What is Michigan’s Law for Leaving Your Child in a Hot Car?
Every time a story of a child being left in a hot vehicle is mentioned, all you seem to hear from those listening is "How could a parent forget their child?" or "I don't see how that is possible?" or "That would never happen to me and my child."
Well, no matter how many parents say it would never happen to them, sometimes it does. As a matter of fact, according to a list compiled by Kids and Car Safety, the breakdown of these tragedies over the past 5 years is as follows:
Hot Car Incidents Reported Over Past 5 Years
2018: This is the year that marked the most fatalities, totaling 54 'Hot Car Deaths.'
2019: There was still a staggering number of deaths, with 53 on record.
2020: An unexpected benefit from the pandemic's restrictions, the number of Hot Car Deaths dropped from 53 to 26 in 2020.
2021: This was the year with the least amount of Hot Car Deaths, reporting 23 total on record.
2022: As the world began to get back to normal, unfortunately so did the number of Hot Car Deaths, reporting 36 total.
What Is the Average Number of Hot Car Deaths Per Year?
The National Safety Council's Injury Facts claims that, on average, 38 children under the age of 15 years old die each year from heatstroke after being left in a vehicle. And, sadly, nearly every state has experienced at least one death of this nature since 1998.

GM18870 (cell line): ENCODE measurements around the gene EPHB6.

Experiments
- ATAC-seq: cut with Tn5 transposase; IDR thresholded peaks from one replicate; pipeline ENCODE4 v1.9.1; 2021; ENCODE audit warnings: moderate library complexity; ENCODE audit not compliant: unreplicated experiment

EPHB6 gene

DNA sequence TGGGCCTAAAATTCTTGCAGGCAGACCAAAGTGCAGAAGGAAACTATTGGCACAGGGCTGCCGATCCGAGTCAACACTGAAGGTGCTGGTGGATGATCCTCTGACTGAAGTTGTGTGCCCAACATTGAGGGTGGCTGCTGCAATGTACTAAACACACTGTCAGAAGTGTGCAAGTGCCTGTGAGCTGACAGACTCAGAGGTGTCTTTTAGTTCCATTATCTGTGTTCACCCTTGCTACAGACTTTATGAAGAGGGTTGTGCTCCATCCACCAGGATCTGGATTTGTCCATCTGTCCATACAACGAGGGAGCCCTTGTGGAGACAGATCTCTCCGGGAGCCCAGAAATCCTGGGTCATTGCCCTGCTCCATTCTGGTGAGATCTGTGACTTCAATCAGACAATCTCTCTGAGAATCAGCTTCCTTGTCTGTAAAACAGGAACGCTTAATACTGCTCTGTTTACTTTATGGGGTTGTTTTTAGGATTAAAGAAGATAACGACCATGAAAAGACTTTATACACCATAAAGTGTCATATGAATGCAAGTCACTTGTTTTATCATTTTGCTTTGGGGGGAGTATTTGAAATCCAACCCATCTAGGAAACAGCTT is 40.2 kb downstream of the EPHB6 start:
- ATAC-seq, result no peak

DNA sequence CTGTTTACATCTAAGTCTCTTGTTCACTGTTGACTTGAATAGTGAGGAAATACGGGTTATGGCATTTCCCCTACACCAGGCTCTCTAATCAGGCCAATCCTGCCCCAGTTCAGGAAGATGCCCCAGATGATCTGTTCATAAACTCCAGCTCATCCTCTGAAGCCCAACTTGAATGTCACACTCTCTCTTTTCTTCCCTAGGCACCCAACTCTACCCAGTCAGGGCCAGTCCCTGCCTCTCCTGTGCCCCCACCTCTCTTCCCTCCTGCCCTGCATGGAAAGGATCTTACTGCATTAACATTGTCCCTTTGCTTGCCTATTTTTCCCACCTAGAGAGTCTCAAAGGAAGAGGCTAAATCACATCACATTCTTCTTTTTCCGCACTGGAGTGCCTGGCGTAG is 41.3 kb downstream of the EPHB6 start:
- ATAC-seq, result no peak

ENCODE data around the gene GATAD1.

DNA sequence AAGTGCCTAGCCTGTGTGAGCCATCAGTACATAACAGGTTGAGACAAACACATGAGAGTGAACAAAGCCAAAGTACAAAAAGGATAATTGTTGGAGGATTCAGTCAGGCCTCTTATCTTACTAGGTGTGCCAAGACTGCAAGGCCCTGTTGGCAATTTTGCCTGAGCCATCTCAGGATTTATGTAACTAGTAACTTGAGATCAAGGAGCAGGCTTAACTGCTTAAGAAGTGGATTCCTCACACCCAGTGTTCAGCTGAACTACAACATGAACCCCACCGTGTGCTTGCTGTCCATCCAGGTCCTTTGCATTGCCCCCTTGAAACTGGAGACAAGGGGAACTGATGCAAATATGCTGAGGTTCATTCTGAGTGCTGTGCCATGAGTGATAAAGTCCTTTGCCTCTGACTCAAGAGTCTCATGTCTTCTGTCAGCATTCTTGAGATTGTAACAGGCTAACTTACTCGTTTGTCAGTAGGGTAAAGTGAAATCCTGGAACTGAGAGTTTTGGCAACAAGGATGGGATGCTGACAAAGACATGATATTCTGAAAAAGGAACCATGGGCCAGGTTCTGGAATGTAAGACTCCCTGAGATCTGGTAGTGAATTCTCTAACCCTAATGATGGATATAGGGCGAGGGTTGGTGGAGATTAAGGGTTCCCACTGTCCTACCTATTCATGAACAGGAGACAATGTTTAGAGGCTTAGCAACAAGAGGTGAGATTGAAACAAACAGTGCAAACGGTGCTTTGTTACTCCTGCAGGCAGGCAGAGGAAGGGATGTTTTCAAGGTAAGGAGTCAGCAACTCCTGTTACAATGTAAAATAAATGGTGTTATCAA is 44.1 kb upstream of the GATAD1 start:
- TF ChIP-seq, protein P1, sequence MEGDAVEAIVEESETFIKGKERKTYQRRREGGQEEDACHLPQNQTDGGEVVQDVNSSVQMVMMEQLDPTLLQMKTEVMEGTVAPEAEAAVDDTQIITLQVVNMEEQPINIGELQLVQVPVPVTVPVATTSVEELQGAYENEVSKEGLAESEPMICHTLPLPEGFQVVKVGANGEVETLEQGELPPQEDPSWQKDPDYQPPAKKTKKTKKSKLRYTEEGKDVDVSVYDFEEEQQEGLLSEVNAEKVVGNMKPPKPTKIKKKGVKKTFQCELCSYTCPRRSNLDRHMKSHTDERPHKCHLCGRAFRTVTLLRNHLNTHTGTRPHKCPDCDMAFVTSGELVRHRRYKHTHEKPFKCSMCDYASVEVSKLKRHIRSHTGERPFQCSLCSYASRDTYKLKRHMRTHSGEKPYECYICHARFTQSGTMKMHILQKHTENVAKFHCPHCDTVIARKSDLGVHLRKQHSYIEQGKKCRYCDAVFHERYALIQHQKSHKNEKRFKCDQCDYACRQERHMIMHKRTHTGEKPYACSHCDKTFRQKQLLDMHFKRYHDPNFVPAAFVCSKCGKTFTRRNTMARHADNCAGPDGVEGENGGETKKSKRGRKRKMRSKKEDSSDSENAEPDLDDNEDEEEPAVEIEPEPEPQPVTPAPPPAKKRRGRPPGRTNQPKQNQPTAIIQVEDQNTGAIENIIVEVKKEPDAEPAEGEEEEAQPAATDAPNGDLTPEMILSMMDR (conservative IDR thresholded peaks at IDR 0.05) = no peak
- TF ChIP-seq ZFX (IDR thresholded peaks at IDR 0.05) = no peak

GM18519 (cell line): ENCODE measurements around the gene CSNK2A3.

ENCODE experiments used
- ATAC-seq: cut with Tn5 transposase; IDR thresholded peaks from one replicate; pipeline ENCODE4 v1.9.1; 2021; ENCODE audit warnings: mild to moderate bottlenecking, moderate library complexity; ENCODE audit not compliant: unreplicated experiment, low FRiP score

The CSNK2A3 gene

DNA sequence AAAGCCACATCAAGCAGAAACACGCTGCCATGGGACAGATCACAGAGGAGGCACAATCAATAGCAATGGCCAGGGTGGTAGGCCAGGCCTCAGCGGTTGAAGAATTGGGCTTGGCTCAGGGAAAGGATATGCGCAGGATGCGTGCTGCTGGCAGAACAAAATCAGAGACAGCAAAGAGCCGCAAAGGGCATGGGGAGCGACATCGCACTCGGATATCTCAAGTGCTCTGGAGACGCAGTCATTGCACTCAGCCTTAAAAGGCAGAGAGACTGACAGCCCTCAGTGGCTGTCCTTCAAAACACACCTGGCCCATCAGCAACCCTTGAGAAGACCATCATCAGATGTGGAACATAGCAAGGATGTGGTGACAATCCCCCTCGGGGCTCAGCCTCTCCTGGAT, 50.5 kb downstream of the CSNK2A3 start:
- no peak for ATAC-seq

Is There a Penalty for Actions Leading to A Hot Car Death?
Losing a child due to obvious negligence on the part of the parent, or caregiver, is the worst penalty of all. But from a legal standpoint, according to Michigan Auto Law, whether it is illegal to leave a child in the car unattended in Michigan will depend on the age of the child and whether the specific circumstances create an 'unreasonable risk of harm or injury' for the child. (Such as the outside temperature).
If serious physical harm or death results from a child being left alone in a vehicle, the penalty may include 10 years or more in prison.
How ever you look at it, Hot Car Deaths are real, and it only takes one forgetful moment. Although it goes without saying, always be aware. Set reminders, double check, triple check again, and keep our youth/loved ones safe.